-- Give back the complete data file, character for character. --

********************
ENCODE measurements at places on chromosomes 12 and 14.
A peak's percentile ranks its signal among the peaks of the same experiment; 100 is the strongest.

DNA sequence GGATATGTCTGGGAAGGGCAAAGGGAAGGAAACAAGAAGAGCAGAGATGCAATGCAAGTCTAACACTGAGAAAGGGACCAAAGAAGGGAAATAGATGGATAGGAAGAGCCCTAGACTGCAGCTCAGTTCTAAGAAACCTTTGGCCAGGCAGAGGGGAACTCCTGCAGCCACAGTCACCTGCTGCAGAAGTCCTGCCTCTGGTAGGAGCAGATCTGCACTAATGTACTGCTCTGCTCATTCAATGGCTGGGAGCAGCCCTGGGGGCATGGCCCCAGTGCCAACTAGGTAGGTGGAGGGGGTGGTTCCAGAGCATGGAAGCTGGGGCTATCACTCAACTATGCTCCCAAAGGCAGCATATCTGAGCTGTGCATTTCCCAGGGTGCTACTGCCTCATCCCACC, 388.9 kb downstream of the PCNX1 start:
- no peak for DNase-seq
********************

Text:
ENCODE measurements at places on chromosomes 12 and 14.
A peak's percentile ranks its signal among the peaks of the same experiment; 100 is the strongest.

DNA sequence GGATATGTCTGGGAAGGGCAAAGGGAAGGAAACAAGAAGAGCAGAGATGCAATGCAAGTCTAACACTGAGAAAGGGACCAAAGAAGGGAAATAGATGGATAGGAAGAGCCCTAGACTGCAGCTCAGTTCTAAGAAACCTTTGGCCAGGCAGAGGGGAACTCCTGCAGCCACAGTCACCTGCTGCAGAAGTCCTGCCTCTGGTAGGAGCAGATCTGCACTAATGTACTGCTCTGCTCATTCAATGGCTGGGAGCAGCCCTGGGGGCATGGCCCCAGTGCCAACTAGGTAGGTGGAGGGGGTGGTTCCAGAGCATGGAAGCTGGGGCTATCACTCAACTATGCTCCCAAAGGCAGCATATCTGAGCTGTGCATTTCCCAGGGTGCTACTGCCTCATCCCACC, 388.9 kb downstream of the PCNX1 start:
- no peak for DNase-seq